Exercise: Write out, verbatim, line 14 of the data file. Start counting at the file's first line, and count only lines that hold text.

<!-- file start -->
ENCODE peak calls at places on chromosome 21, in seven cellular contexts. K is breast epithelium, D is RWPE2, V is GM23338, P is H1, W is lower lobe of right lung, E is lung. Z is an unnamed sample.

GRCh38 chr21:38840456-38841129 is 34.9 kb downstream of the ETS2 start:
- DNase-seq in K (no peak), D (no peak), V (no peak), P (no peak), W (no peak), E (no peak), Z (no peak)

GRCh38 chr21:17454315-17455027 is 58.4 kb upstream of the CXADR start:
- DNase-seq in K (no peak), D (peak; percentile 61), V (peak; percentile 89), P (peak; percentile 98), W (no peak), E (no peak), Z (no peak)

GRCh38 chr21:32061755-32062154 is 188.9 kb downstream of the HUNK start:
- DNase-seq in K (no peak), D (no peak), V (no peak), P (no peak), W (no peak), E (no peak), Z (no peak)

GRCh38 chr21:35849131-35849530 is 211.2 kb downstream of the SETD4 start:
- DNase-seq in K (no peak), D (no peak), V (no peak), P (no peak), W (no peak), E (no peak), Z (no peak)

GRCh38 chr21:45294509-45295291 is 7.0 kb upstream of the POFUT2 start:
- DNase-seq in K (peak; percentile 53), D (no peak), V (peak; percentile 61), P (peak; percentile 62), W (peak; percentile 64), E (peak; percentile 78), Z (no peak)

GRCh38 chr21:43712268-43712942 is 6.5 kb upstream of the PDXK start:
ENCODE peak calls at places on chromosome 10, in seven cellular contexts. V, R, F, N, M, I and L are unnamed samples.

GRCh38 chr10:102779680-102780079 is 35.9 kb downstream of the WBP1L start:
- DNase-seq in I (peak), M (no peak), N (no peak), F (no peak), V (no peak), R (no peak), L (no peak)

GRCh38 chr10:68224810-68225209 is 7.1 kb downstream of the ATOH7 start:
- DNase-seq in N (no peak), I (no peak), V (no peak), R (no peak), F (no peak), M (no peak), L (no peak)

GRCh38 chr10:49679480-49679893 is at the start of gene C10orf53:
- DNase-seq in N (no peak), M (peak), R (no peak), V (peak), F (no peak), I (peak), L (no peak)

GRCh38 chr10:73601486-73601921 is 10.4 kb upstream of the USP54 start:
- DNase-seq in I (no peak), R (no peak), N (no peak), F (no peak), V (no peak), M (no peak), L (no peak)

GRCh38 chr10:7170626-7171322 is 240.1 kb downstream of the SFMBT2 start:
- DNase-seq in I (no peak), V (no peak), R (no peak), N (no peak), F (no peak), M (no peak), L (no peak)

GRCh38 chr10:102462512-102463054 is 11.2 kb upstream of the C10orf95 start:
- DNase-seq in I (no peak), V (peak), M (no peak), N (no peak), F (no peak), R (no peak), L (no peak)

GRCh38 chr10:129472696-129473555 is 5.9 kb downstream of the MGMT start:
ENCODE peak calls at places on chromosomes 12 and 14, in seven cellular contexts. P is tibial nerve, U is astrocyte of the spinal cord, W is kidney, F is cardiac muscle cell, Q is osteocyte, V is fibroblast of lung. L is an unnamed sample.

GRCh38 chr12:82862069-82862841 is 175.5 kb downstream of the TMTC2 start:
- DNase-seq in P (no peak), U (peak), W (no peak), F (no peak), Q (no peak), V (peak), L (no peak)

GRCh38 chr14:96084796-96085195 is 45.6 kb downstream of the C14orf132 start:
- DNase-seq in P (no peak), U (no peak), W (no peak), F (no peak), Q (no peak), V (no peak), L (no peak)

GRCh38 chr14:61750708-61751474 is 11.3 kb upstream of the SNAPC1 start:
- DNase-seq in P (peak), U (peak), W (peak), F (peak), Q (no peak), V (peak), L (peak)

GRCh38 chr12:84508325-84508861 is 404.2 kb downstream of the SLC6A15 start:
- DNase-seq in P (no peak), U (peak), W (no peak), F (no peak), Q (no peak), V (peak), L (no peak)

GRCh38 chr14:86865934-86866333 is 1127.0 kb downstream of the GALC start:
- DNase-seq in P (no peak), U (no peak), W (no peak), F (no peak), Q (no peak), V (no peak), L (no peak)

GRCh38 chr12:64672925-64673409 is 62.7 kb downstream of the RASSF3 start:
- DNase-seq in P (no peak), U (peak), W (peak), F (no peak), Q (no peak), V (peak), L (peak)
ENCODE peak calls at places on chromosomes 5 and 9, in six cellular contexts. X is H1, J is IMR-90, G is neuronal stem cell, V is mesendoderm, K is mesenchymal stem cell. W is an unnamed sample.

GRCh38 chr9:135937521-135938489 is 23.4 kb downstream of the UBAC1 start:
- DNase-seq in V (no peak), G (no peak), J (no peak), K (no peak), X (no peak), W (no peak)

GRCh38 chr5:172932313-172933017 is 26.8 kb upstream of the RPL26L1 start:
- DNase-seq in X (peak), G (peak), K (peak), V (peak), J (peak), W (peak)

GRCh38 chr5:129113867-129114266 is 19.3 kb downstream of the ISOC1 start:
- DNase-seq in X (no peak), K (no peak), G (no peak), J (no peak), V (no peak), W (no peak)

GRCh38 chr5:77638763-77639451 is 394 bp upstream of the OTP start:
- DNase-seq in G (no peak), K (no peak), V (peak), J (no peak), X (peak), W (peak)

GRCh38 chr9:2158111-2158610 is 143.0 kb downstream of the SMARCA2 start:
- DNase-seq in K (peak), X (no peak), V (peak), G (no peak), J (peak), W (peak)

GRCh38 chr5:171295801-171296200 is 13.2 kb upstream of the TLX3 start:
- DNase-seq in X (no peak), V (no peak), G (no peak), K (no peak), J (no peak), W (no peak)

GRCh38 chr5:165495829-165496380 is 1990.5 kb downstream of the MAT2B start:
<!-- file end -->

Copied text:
GRCh38 chr10:102779680-102780079 is 35.9 kb downstream of the WBP1L start: